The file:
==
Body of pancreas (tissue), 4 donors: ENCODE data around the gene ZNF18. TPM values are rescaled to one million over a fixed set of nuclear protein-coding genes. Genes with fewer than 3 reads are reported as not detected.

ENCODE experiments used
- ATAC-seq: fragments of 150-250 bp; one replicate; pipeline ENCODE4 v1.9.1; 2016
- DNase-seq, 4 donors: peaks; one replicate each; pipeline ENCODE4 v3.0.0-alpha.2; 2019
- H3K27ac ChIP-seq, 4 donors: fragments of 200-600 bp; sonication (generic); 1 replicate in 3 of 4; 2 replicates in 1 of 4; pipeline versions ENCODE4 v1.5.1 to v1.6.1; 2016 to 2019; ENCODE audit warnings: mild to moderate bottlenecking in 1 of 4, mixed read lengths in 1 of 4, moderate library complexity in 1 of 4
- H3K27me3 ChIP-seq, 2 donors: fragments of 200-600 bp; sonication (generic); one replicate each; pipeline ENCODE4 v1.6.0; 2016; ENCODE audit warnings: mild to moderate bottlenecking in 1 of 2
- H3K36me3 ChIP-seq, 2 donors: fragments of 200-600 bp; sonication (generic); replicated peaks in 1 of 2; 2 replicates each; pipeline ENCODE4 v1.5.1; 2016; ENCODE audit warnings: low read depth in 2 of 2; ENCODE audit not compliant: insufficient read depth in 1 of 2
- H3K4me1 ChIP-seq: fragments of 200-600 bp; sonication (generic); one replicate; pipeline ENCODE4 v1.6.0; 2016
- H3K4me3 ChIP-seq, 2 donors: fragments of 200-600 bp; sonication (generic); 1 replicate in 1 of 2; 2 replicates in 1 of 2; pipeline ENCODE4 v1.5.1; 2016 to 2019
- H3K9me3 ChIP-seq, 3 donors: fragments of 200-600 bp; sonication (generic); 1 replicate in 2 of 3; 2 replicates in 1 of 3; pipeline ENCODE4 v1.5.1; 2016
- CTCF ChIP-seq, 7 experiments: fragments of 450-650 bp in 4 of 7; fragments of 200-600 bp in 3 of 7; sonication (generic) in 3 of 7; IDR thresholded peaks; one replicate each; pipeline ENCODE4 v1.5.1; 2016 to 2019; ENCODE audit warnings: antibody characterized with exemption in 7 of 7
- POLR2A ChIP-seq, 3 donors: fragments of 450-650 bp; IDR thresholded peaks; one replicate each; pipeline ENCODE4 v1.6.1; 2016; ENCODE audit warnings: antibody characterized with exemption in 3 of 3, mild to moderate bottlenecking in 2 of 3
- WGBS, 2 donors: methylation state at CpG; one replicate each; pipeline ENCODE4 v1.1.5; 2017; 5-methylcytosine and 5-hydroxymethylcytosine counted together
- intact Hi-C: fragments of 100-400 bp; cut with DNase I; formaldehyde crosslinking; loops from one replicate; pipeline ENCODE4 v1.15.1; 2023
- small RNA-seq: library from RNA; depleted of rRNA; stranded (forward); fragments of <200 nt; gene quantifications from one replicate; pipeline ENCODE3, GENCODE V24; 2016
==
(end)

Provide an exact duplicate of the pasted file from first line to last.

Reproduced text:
Body of pancreas (tissue), 4 donors: ENCODE data around the gene ZNF18. TPM values are rescaled to one million over a fixed set of nuclear protein-coding genes. Genes with fewer than 3 reads are reported as not detected.

ENCODE experiments used
- ATAC-seq: fragments of 150-250 bp; one replicate; pipeline ENCODE4 v1.9.1; 2016
- DNase-seq, 4 donors: peaks; one replicate each; pipeline ENCODE4 v3.0.0-alpha.2; 2019
- H3K27ac ChIP-seq, 4 donors: fragments of 200-600 bp; sonication (generic); 1 replicate in 3 of 4; 2 replicates in 1 of 4; pipeline versions ENCODE4 v1.5.1 to v1.6.1; 2016 to 2019; ENCODE audit warnings: mild to moderate bottlenecking in 1 of 4, mixed read lengths in 1 of 4, moderate library complexity in 1 of 4
- H3K27me3 ChIP-seq, 2 donors: fragments of 200-600 bp; sonication (generic); one replicate each; pipeline ENCODE4 v1.6.0; 2016; ENCODE audit warnings: mild to moderate bottlenecking in 1 of 2
- H3K36me3 ChIP-seq, 2 donors: fragments of 200-600 bp; sonication (generic); replicated peaks in 1 of 2; 2 replicates each; pipeline ENCODE4 v1.5.1; 2016; ENCODE audit warnings: low read depth in 2 of 2; ENCODE audit not compliant: insufficient read depth in 1 of 2
- H3K4me1 ChIP-seq: fragments of 200-600 bp; sonication (generic); one replicate; pipeline ENCODE4 v1.6.0; 2016
- H3K4me3 ChIP-seq, 2 donors: fragments of 200-600 bp; sonication (generic); 1 replicate in 1 of 2; 2 replicates in 1 of 2; pipeline ENCODE4 v1.5.1; 2016 to 2019
- H3K9me3 ChIP-seq, 3 donors: fragments of 200-600 bp; sonication (generic); 1 replicate in 2 of 3; 2 replicates in 1 of 3; pipeline ENCODE4 v1.5.1; 2016
- CTCF ChIP-seq, 7 experiments: fragments of 450-650 bp in 4 of 7; fragments of 200-600 bp in 3 of 7; sonication (generic) in 3 of 7; IDR thresholded peaks; one replicate each; pipeline ENCODE4 v1.5.1; 2016 to 2019; ENCODE audit warnings: antibody characterized with exemption in 7 of 7
- POLR2A ChIP-seq, 3 donors: fragments of 450-650 bp; IDR thresholded peaks; one replicate each; pipeline ENCODE4 v1.6.1; 2016; ENCODE audit warnings: antibody characterized with exemption in 3 of 3, mild to moderate bottlenecking in 2 of 3
- WGBS, 2 donors: methylation state at CpG; one replicate each; pipeline ENCODE4 v1.1.5; 2017; 5-methylcytosine and 5-hydroxymethylcytosine counted together
- intact Hi-C: fragments of 100-400 bp; cut with DNase I; formaldehyde crosslinking; loops from one replicate; pipeline ENCODE4 v1.15.1; 2023
- small RNA-seq: library from RNA; depleted of rRNA; stranded (forward); fragments of <200 nt; gene quantifications from one replicate; pipeline ENCODE3, GENCODE V24; 2016